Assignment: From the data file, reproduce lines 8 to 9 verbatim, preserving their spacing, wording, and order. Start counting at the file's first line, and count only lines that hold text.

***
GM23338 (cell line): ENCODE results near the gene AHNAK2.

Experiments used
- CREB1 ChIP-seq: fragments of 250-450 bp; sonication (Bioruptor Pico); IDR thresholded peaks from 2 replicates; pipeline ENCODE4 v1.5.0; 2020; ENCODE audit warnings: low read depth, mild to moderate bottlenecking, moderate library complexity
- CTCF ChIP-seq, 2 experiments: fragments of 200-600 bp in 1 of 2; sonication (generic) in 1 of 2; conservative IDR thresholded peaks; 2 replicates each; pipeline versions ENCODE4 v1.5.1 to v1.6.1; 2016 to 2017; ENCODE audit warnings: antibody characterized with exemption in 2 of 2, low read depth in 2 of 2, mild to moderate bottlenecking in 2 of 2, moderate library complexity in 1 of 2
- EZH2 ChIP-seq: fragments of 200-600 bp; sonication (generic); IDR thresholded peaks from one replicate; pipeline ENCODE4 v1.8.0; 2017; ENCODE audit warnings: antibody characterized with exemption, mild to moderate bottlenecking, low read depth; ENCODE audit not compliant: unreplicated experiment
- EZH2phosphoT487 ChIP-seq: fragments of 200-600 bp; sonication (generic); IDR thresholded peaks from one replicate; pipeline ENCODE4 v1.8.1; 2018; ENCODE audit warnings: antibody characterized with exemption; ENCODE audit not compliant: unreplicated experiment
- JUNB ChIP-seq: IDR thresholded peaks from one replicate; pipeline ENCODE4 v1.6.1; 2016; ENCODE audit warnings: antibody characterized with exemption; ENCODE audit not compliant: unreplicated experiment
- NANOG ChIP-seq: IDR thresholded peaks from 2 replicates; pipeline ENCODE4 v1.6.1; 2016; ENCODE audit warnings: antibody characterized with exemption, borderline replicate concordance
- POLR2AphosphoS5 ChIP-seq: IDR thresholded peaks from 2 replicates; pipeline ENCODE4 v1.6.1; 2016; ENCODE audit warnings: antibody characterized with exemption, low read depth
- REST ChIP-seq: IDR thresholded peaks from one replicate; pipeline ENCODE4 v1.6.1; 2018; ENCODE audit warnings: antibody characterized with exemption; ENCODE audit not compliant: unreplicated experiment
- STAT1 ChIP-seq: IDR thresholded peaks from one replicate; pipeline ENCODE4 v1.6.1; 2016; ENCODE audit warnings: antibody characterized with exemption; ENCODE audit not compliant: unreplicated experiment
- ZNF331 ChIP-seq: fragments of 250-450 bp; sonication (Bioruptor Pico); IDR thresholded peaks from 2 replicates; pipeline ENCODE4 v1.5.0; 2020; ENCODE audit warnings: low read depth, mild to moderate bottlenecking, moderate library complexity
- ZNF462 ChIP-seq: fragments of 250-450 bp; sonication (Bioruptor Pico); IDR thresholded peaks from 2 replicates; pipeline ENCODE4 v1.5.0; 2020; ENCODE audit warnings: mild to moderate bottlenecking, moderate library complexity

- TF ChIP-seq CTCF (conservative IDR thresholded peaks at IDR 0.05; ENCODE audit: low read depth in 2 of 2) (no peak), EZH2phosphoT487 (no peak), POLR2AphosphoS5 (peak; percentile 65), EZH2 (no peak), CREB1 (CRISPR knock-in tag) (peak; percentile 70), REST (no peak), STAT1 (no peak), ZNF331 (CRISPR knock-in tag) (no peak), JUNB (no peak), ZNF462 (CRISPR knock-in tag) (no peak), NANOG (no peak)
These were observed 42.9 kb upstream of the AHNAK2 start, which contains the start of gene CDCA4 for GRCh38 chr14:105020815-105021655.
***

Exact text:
- NANOG ChIP-seq: IDR thresholded peaks from 2 replicates; pipeline ENCODE4 v1.6.1; 2016; ENCODE audit warnings: antibody characterized with exemption, borderline replicate concordance
- POLR2AphosphoS5 ChIP-seq: IDR thresholded peaks from 2 replicates; pipeline ENCODE4 v1.6.1; 2016; ENCODE audit warnings: antibody characterized with exemption, low read depth